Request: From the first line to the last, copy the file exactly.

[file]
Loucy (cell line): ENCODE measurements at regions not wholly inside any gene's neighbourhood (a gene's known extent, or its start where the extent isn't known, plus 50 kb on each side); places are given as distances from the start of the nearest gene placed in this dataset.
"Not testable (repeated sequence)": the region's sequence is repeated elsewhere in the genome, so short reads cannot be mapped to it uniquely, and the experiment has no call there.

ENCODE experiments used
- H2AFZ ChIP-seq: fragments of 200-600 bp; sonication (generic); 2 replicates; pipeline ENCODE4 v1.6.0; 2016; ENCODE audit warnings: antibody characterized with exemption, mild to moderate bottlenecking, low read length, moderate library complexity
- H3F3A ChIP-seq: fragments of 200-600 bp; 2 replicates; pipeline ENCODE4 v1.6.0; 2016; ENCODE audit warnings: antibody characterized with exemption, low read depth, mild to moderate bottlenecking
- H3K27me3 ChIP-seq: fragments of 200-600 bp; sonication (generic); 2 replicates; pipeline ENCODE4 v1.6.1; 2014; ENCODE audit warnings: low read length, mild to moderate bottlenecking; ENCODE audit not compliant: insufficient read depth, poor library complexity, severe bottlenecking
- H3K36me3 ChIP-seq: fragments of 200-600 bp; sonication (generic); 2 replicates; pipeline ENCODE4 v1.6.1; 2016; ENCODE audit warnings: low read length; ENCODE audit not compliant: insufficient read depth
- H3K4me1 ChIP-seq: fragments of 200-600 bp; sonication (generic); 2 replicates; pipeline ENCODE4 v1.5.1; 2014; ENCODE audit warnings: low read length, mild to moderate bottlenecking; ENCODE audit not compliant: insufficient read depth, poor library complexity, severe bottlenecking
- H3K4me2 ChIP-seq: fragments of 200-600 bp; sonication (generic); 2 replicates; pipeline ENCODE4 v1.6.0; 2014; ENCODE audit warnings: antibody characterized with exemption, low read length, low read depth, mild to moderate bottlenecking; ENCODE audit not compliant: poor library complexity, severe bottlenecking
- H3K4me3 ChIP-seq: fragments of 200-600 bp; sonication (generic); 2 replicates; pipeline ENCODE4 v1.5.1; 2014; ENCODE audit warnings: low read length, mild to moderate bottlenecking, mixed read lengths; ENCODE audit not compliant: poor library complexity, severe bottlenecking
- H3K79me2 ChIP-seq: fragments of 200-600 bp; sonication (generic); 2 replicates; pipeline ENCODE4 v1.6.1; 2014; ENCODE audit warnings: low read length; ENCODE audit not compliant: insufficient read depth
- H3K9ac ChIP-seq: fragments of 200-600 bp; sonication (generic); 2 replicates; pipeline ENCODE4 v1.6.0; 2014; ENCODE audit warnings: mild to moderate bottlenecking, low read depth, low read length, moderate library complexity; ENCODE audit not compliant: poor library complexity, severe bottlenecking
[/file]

Loucy (cell line): ENCODE measurements at regions not wholly inside any gene's neighbourhood (a gene's known extent, or its start where the extent isn't known, plus 50 kb on each side); places are given as distances from the start of the nearest gene placed in this dataset.
"Not testable (repeated sequence)": the region's sequence is repeated elsewhere in the genome, so short reads cannot be mapped to it uniquely, and the experiment has no call there.

ENCODE experiments used
- H2AFZ ChIP-seq: fragments of 200-600 bp; sonication (generic); 2 replicates; pipeline ENCODE4 v1.6.0; 2016; ENCODE audit warnings: antibody characterized with exemption, mild to moderate bottlenecking, low read length, moderate library complexity
- H3F3A ChIP-seq: fragments of 200-600 bp; 2 replicates; pipeline ENCODE4 v1.6.0; 2016; ENCODE audit warnings: antibody characterized with exemption, low read depth, mild to moderate bottlenecking
- H3K27me3 ChIP-seq: fragments of 200-600 bp; sonication (generic); 2 replicates; pipeline ENCODE4 v1.6.1; 2014; ENCODE audit warnings: low read length, mild to moderate bottlenecking; ENCODE audit not compliant: insufficient read depth, poor library complexity, severe bottlenecking
- H3K36me3 ChIP-seq: fragments of 200-600 bp; sonication (generic); 2 replicates; pipeline ENCODE4 v1.6.1; 2016; ENCODE audit warnings: low read length; ENCODE audit not compliant: insufficient read depth
- H3K4me1 ChIP-seq: fragments of 200-600 bp; sonication (generic); 2 replicates; pipeline ENCODE4 v1.5.1; 2014; ENCODE audit warnings: low read length, mild to moderate bottlenecking; ENCODE audit not compliant: insufficient read depth, poor library complexity, severe bottlenecking
- H3K4me2 ChIP-seq: fragments of 200-600 bp; sonication (generic); 2 replicates; pipeline ENCODE4 v1.6.0; 2014; ENCODE audit warnings: antibody characterized with exemption, low read length, low read depth, mild to moderate bottlenecking; ENCODE audit not compliant: poor library complexity, severe bottlenecking
- H3K4me3 ChIP-seq: fragments of 200-600 bp; sonication (generic); 2 replicates; pipeline ENCODE4 v1.5.1; 2014; ENCODE audit warnings: low read length, mild to moderate bottlenecking, mixed read lengths; ENCODE audit not compliant: poor library complexity, severe bottlenecking
- H3K79me2 ChIP-seq: fragments of 200-600 bp; sonication (generic); 2 replicates; pipeline ENCODE4 v1.6.1; 2014; ENCODE audit warnings: low read length; ENCODE audit not compliant: insufficient read depth
- H3K9ac ChIP-seq: fragments of 200-600 bp; sonication (generic); 2 replicates; pipeline ENCODE4 v1.6.0; 2014; ENCODE audit warnings: mild to moderate bottlenecking, low read depth, low read length, moderate library complexity; ENCODE audit not compliant: poor library complexity, severe bottlenecking